El Universal stated in April 2003 that a secret Colombian security forces report contained information about a joint Revolutionary Armed Forces of Colombia (Fuerzas Armadas Revolucionarias de Colombia, FARC) and Bolivarian Liberation Forces (Fuerzas Bolivarianos de Liberacion, FBL) training centre in Zulia state that had been instructing "commanders" of Bolivarian Circles on techniques used to organize covert urban operations (28 Apr. 2003). Reportedly, these commanders develop into members of the FBL and the Bolivarian Liberation Army (Ejercito Bolivariano de Liberacion, EBL) whose numbers are estimated to be around 200 and who have apparently been involved in confrontations with the Colombian United Self-Defence groups (El Universal 28 Apr. 2003). In a 10 August 2003 interview with former Venezuelan Infantry Lieutenant Moises Roberto Boyer Riobueno, El Espectador reported that the Bolivarian Circles serve as a "front for Colombian subversive groups." According to his testimony, Boyer witnessed FARC members training members of the Bolivarian Circles and stated that these training operations took place in the states of Zulia and Miranda, especially at a ranch named San Francisco in Manchiques (El Espectador 10 Aug. 2003).
In a August 2003 article, retired Venezuelan Rear Admiral Carlos Molina Tamayo stated that the Bolivarian Circles are identical to the Cuban Committees for the Defense of the Revolution (CDR), noting that the Circles' main job is "to keep all National Guard personnel and all organizations under control by means of espionage and extortion" (El Diario de Hoy 20 Aug. 2003). Moreover, Tamayo claimed that the Circles are "shock troops that are also used to wreak terror" as members have reportedly attacked journalists and store owners (ibid.).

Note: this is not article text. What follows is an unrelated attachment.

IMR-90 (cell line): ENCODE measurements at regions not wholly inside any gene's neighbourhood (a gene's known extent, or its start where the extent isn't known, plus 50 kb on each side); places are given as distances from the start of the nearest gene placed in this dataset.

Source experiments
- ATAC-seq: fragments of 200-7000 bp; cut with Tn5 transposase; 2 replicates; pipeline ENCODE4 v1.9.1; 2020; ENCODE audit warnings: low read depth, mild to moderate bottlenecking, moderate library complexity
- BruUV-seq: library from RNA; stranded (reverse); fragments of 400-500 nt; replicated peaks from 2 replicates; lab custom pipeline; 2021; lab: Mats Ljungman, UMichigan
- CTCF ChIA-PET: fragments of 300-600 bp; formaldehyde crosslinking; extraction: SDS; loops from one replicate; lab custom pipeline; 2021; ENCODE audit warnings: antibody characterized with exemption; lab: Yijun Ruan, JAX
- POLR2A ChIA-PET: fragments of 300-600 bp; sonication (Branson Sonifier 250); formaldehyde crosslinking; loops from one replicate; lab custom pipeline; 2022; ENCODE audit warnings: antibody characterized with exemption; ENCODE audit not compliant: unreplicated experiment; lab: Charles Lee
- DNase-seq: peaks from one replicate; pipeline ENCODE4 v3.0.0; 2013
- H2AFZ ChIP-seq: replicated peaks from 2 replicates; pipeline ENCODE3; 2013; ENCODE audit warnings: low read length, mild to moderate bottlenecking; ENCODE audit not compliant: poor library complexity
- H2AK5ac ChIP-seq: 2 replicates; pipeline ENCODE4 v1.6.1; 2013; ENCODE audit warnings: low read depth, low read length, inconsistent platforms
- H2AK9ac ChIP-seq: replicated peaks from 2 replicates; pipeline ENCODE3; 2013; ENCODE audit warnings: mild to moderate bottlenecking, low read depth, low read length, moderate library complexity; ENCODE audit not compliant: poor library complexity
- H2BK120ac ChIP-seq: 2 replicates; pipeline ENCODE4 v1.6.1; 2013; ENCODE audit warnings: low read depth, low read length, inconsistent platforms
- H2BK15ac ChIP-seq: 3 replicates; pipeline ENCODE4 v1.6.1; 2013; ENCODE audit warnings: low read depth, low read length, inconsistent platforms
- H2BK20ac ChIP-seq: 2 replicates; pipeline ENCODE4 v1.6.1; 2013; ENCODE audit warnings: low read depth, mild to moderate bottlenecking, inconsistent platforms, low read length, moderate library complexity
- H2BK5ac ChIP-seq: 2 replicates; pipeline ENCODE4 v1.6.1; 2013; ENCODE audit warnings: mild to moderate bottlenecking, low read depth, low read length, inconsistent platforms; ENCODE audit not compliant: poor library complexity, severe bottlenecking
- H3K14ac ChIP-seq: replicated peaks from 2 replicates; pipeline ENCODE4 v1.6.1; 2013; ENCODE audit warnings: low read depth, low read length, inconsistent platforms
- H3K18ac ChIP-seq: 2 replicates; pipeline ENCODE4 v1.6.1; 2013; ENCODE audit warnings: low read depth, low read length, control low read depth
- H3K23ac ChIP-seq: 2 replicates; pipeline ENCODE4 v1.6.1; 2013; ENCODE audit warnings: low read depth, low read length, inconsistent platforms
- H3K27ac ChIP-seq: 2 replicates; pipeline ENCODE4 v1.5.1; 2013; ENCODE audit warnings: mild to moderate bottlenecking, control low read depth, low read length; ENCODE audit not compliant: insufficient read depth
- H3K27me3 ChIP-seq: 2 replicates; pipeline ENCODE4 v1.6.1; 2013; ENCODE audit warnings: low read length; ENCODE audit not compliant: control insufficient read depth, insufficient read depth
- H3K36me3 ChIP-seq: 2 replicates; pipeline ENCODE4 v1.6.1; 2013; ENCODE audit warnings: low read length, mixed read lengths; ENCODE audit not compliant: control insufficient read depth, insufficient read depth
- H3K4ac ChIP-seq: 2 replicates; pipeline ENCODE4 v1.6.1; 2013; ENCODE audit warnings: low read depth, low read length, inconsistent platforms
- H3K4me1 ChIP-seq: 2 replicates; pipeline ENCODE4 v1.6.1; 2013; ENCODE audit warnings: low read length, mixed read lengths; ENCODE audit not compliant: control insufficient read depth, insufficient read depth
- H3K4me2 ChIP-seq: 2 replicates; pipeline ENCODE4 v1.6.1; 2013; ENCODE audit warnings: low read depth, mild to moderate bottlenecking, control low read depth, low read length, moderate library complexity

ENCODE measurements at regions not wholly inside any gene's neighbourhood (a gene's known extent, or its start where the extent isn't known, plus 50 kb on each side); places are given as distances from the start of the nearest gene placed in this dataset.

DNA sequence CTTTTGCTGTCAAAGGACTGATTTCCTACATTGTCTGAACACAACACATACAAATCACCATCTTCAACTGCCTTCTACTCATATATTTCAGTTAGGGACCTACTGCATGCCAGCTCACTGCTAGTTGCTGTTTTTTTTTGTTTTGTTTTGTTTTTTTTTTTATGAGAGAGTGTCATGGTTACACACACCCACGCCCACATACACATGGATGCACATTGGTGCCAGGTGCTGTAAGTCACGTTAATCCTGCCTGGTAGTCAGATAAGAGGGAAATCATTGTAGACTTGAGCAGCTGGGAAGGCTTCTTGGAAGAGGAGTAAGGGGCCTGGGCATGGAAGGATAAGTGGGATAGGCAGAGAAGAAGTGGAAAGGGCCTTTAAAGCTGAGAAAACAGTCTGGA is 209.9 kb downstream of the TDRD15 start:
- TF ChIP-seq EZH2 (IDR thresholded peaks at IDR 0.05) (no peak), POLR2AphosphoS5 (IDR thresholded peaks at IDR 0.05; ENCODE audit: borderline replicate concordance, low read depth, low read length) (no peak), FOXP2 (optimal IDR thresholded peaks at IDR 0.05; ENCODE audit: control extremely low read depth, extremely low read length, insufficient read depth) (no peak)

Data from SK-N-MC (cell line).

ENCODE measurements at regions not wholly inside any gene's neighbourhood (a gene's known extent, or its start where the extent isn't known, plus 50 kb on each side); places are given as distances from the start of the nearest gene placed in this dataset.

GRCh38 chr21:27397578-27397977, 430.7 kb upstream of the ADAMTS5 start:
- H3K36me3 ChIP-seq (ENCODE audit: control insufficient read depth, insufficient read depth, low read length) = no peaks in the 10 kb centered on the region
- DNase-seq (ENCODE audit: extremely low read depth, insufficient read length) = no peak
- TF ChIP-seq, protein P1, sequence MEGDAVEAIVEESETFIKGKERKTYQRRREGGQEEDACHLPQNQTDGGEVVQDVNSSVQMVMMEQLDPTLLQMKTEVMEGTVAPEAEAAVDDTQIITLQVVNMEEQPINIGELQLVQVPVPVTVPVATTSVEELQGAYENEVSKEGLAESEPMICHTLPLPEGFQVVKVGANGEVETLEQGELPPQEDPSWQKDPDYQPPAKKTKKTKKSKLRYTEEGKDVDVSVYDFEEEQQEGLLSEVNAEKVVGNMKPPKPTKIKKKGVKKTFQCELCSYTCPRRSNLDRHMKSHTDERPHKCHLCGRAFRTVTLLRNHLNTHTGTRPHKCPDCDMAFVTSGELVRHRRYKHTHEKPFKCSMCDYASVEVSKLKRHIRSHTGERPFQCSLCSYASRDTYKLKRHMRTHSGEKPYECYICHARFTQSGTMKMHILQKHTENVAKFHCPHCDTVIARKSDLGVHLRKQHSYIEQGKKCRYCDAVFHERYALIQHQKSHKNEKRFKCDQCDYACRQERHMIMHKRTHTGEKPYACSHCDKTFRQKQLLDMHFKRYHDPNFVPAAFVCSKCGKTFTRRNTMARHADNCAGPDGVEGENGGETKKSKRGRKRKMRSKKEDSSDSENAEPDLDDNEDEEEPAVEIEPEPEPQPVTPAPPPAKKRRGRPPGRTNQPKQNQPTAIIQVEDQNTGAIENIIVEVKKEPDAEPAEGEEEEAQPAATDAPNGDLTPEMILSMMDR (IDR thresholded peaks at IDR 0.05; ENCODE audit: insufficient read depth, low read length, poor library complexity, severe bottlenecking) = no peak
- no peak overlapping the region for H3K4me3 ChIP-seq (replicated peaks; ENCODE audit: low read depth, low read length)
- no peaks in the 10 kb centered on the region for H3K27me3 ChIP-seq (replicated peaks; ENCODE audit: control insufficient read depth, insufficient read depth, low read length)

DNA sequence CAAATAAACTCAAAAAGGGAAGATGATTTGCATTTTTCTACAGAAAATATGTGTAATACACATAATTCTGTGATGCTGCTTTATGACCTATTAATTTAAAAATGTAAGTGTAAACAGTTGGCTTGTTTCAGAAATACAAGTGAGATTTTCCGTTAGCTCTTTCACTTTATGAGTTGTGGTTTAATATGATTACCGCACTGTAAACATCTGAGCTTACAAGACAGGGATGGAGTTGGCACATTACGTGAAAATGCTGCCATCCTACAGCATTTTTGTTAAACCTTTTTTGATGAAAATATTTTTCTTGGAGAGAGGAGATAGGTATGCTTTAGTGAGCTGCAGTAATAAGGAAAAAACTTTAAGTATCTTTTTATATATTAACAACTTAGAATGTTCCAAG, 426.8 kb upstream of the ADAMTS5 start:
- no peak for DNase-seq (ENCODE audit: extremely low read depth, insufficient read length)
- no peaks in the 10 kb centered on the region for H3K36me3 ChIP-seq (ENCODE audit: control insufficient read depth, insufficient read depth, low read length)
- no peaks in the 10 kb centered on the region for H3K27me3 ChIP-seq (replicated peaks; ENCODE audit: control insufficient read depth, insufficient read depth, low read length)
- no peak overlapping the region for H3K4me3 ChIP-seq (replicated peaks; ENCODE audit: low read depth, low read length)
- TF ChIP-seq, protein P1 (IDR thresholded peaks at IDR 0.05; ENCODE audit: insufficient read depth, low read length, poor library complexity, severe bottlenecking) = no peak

This Response was prepared after researching publicly accessible information currently available to the Research Directorate within time constraints. This Response is not, and does not purport to be, conclusive as to the merit of any particular claim to refugee status or asylum. Please find below the list of additional sources consulted in researching this Information Request.
El Diario de Hoy [San Salvador]. 20 August 2003. Alejandro Miranda. "Retired Venezuelan Admiral in Exile Claims Chavez Helps Salvadoran Communists." (FBIS-LAT-2003-0822 25 Aug. 2003/Dialog)
The Economist [London]. 12 October 2002. "A Tragic and Dangerous Stalemate." (NEXIS)
El Espectador [Bogota]. 10 August 2003. "Former Soldier Reveals Venezuelan Ties to Colombian Guerrillas." (FBIS-LAT-2003-0810 12 Aug. 2003/Dialog)
El Nacional [Caracas]. 18 August 2002. "Venezuela: Disip, Police Detectives Report 'at Least' 12 New Armed Groups." (BBC Monitoring 20 Aug. 2002/NEXIS)
Notimex [Mexico City]. 28 July 2003. "Venezuela: Bolivarian Circles Coordinator Says Movement Growing At Home, Abroad." (FBIS-LAT-2003-0728 29 July 2003/Dialog)
El Universal [Caracas]. 28 April 2003. Roberto Giusti. "Further on 'Confidential' Report on Colombian Guerrilla Operations in Zulia." (FBIS-LAT-2003-0429 1 May 2003/Dialog)
Additional Sources Consulted
World News Connection/Dialog
Country Reports 2002
Human Rights Watch
Latinamerica Press [Lima]. 3 June 2002. Mike Ceasar. "Venezuela: Bolivarian Circles Spark Debate." (NEXIS)